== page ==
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School. And more school. And even more school. Some postdoctoral researchers spend more than two decades in the classroom altogether, and they’d like to get nice jobs when they get finally out.
Good luck. As our story puts it, “even those who are smart, skilled and supremely qualified can have a tough time finding a job where their expertise can make a difference.”
We explain what happened (it hasn’t always been this way), why lack of business experience is a hindrance for local postdocs and what universities are doing.
In other news:
- A San Diego councilman is interested in exploring whether the redevelopment agency that serves southeastern San Diego could be folded into another city agency.
This may be a sticky wicket. Our reporter Liam Dillon says talk about yanking the agency’s authority or eliminating it all together “has run into roadblocks from those who say it does a better job managing redevelopment in its neighborhoods than the city would.”
- On national TV, Mayor Jerry Sanders bashed the state government and declared that the city has outsourced its information technology services. We ran this last claim through the truth-o-meter at the San Diego Fact Check Blog. Is it true? You’ll have to click through to the story to get the answer, but here’s a hint: BZZZZZZ!
- We fact-checked another statement: a claim made last November in the U-T by the Watchdog Institute, its nonprofit investigative partner that “More than 70 percent of registered sex offenders in San Diego County are violating a state law by living too close to schools and parks.”
The verdict?? Misleading.
- Remember the Great Pacific Garbage Patch? Scripps Institution of Oceanography researchers went there last August, and they’re now reporting that they found tiny bits of plastic — some as little as a grain of sand — in 5-10 percent of fish they gathered.
- The Photo of the Day paints a placid picture of life at UCSD.
- We know that it can be hard to read multiple stories on the web, especially when you have a limited attention span. Ooo, look, something shiny! Um, now where was I?
Oh yes. We’ve created a PDF of our Out of Reach series about the gaps in the county’s safety net for the poor. You can read it in one sitting or print it out and digest it over time.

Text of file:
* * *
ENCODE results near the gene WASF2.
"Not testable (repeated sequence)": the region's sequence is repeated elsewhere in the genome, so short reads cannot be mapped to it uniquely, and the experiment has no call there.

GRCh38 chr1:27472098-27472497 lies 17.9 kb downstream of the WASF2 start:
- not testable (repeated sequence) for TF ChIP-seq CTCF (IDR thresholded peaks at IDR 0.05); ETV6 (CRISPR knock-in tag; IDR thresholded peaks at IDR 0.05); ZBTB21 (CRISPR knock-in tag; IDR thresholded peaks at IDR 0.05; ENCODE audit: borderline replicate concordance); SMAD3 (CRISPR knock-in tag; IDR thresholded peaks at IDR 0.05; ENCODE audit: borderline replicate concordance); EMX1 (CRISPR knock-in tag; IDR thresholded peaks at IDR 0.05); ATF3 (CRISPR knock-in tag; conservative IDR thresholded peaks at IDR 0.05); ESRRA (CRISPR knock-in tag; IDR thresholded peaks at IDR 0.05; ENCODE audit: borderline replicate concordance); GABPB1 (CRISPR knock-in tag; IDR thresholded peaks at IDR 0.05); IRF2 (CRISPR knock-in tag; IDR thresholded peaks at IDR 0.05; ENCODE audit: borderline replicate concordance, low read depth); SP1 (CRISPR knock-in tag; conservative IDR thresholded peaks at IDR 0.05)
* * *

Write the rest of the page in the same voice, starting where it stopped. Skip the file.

- The internal politics of the local and state Republican Party are getting nasty.
The Sacramento Bee takes a closer look at some long-circulated rumors and says a “long-simmering controversy about the private life of California Republican Party Chairman Ron Nehring has erupted into a divisive public conflict within the political organization.”
The story is rooted in San Diego and includes allegations from an ex-girlfriend of Nehring who claims he abused her. Nehring formerly served as the San Diego County leader of the GOP, and Michael Crimmins, a member of the local party’s central committee, is facing potential expulsion “in part for sending an e-mail to state party leaders raising concerns about behavior by Nehring and Krvaric.”
- Local foreclosures and defaults dropped considerably last month, according to the North County Times.
- There’s a bizarre story out of a town in Northern California’s Gold Country: A politician is in hot water because he took a brain-damaged woman to San Diego and left her here after she apparently went missing. She was found after a three-day search.
- The U-T’s Logan Jenkins tackled local Rep. Duncan D. Hunter’s now-infamous clumsy comment on NPR about “hermaphrodites and transgenders” serving in the military, as did TV’s Stephen Colbert.
- Also: San Diego’s curfew law has been struck down by a state court, but an appeal is possible.
- Finally, a panel of San Diegans (along with people from Virginia) watched Super Bowl commercials for USA Today and ranked them. Among the losers: a terrible U.S. Census ad that cost $2.5 million. The winner: a very funny Snickers ad featuring Abe Vigoda and Betty White.
It seems that San Diegans think watching old people get tackled is awesome. My own personal Fact Check analysis: They’re absolutely right, as long as no actual old people were harmed during filming.